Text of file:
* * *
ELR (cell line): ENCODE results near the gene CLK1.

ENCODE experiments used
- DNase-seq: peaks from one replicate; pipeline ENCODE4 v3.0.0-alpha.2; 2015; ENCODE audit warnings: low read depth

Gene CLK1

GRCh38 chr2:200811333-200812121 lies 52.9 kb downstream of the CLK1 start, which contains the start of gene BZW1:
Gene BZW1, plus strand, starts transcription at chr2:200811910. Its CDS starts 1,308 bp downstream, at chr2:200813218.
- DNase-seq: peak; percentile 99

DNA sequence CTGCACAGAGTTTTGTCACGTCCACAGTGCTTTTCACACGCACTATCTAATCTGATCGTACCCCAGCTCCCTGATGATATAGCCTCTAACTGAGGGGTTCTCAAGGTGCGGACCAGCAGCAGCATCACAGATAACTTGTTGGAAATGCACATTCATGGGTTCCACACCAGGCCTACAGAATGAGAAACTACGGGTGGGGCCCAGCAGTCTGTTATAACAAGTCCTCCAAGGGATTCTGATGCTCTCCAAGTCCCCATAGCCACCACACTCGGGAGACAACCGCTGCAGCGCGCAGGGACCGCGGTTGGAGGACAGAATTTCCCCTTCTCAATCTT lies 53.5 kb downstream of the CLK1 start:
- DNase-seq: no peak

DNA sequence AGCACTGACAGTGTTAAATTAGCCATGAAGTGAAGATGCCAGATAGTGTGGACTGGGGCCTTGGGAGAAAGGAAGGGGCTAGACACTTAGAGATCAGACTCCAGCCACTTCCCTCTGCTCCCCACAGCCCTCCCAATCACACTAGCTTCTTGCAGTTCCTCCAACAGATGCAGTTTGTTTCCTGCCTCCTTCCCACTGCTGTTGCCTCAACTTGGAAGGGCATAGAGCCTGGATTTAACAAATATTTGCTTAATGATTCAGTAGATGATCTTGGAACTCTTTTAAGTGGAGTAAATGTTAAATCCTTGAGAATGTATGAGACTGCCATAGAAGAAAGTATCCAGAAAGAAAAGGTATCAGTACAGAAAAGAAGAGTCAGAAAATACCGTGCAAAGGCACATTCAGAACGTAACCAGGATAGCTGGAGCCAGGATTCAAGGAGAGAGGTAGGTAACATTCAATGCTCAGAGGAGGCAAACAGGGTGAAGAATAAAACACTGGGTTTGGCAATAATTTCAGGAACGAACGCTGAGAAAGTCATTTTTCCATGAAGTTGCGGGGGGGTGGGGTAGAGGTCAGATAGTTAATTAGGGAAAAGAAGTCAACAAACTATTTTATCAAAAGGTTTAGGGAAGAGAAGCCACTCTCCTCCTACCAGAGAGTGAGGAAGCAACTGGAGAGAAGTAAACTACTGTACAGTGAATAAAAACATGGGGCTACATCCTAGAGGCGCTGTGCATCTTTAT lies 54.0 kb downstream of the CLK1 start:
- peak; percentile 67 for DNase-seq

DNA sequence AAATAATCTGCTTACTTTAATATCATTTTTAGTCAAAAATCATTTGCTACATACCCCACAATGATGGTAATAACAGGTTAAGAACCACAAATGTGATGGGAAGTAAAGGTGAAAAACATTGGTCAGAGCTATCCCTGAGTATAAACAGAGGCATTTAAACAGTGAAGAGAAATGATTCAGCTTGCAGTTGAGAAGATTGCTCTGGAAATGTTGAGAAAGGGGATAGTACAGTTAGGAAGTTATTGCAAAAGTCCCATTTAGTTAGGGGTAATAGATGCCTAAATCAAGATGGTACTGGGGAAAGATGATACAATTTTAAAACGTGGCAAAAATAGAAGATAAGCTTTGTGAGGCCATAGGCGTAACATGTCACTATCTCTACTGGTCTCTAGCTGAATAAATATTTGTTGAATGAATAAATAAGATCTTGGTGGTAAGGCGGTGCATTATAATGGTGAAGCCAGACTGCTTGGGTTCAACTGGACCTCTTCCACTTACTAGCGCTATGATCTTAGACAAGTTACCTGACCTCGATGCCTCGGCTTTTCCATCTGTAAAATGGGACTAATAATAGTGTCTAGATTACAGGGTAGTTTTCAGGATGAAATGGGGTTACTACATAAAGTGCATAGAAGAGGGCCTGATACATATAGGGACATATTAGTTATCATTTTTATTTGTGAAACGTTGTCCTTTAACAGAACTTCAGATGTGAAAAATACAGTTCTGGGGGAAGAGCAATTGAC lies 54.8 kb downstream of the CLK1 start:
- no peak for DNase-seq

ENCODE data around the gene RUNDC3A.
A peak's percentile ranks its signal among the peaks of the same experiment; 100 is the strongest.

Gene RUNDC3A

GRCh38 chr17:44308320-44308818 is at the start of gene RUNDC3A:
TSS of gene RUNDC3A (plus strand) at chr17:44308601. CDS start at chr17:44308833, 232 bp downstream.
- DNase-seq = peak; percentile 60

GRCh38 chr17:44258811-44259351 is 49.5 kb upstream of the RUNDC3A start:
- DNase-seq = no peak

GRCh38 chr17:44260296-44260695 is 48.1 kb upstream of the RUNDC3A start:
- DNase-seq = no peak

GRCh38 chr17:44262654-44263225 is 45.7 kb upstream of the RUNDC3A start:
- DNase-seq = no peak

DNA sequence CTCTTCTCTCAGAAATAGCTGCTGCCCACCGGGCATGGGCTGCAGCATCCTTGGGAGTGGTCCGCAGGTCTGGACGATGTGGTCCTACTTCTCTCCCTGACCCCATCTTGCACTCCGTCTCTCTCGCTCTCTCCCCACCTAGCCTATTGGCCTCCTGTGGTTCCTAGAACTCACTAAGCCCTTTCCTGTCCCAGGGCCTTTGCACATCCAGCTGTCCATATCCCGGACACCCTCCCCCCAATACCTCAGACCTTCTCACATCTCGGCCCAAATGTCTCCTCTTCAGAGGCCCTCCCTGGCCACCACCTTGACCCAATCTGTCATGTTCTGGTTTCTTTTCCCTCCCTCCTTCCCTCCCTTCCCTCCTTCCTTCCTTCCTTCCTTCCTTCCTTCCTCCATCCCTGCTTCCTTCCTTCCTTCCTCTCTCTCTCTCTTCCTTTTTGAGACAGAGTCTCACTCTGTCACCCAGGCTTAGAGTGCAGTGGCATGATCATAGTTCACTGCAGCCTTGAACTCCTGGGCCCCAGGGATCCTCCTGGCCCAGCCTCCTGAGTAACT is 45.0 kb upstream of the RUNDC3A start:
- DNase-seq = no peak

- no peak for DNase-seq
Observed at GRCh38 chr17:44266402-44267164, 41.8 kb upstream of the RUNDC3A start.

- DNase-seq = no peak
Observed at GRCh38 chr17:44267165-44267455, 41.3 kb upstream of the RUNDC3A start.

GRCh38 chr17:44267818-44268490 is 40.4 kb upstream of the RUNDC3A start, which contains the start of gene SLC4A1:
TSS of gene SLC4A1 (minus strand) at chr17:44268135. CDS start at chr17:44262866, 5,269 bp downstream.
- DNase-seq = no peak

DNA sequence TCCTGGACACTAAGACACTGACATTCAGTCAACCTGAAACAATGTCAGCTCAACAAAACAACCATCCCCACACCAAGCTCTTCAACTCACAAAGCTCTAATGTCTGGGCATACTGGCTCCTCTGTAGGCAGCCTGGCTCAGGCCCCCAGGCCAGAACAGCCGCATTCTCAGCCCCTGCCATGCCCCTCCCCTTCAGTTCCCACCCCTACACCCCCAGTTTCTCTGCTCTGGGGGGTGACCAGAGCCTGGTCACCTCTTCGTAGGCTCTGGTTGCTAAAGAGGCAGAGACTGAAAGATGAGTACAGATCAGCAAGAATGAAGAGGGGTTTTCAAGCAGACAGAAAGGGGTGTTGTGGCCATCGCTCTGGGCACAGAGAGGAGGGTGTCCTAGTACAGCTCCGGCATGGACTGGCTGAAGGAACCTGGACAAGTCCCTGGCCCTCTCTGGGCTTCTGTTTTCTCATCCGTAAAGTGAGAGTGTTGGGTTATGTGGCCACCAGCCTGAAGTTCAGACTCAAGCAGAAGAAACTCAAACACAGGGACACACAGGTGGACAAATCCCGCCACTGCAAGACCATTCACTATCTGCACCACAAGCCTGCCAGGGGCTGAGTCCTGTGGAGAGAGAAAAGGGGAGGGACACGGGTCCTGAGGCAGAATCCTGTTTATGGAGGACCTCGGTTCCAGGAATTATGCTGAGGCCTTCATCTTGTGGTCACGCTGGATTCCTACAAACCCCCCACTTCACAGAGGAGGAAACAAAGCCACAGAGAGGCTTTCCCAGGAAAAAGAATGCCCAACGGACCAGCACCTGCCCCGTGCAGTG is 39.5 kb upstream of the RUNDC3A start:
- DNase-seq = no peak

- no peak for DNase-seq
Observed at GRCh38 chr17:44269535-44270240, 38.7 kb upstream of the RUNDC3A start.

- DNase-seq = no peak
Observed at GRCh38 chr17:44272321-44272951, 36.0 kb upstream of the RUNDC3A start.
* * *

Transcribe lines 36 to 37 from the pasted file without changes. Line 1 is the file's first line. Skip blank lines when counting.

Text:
- DNase-seq = no peak

- no peak for DNase-seq